The Cohabitation Rights Bill had its first reading in the House of Lords on 9 October 2013. The bill proposes that cohabitees who have lived together as a couple for two years or more, and/or have a child together, will have the right to apply for financial remedies. The bill does not go so far as to offer cohabitees the full range of financial remedies that are available to married couples; however it does incorporate lump sum orders, sale or transfer of property orders and pension sharing orders. It does not entitle cohabitees to periodical payments.
In order to avoid being subject to the new provisions, one would have to ‘opt out’. The key issue is clearly how quickly this important stipulation will trickle down to people. One can absolutely envisage a scenario where a couple, having been living together for more than two years unaware of the active ‘opt out’ provision, suddenly find their partner has a number of claims against them. It should also be noted that in in order to opt out one will have to receive independent legal advice.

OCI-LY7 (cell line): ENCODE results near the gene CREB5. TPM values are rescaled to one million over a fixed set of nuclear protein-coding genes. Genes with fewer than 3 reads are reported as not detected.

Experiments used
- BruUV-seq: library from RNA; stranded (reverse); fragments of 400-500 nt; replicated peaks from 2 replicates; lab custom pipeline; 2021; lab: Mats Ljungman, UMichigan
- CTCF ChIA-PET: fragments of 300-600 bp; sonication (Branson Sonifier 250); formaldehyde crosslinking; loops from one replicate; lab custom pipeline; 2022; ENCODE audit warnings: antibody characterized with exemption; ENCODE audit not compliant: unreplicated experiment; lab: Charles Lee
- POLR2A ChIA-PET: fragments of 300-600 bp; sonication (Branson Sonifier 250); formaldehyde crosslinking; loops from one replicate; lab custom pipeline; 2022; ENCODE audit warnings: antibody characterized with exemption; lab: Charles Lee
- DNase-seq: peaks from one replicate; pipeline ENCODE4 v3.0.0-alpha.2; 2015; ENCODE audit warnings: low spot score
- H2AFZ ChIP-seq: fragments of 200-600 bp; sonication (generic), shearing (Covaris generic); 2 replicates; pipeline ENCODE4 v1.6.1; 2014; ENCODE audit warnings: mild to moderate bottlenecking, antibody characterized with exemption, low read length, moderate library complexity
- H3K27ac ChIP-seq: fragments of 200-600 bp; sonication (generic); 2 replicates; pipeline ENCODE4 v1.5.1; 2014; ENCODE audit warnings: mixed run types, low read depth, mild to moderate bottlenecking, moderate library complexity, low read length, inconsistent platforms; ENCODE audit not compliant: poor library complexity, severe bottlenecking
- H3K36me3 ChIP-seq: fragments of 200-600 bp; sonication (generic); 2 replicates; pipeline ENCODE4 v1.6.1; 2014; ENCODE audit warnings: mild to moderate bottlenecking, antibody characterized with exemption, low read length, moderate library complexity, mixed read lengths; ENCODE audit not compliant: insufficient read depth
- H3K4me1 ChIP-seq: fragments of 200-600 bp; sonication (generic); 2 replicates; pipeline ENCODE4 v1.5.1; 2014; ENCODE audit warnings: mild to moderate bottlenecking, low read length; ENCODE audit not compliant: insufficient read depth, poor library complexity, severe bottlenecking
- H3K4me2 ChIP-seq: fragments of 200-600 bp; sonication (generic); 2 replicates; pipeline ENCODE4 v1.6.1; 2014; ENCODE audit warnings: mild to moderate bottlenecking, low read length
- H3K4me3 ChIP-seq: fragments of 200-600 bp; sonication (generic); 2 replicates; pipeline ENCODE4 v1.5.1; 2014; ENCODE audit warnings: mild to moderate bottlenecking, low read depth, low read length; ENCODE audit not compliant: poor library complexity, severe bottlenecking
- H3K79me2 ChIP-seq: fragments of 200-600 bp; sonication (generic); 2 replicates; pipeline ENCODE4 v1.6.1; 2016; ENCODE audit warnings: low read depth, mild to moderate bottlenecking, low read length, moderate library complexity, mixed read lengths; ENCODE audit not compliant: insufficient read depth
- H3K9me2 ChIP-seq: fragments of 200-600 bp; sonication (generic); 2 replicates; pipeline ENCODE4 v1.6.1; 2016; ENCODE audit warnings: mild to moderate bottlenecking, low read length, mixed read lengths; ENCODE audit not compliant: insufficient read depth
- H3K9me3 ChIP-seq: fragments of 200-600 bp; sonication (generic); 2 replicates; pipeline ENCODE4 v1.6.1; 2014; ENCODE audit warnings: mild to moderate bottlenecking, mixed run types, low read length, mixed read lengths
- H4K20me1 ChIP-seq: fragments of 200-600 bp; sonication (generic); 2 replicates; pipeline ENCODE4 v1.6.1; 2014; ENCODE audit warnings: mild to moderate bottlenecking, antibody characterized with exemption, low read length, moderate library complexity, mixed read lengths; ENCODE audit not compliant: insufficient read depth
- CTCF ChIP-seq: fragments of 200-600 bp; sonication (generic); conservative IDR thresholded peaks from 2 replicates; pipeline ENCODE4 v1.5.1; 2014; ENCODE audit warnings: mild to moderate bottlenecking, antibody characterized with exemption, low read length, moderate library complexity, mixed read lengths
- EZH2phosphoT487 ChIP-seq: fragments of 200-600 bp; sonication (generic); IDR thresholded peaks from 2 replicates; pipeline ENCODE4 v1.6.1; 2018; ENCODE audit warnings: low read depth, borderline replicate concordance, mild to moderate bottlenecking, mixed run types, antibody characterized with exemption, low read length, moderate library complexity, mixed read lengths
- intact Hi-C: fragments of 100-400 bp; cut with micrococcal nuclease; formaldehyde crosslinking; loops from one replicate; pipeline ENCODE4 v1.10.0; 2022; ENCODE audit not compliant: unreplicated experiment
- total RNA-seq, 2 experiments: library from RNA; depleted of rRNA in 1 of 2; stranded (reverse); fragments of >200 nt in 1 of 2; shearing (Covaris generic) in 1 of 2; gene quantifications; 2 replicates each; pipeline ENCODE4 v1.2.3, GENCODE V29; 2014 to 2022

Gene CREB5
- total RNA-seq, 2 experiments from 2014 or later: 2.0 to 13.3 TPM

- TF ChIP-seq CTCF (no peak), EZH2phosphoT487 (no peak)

With the increasing number of divorces, many people choose not to get married, simply to avoid the messiness of dealing with the finances if they separate. It is surely questionable, therefore, how appropriate it is for the government to regulate these relationships and allow the proposed reforms to the law of cohabitation.
Read more about the Cohabitation Rights Bill here
Update 14/11/2016: to see the progress of the Bill, click here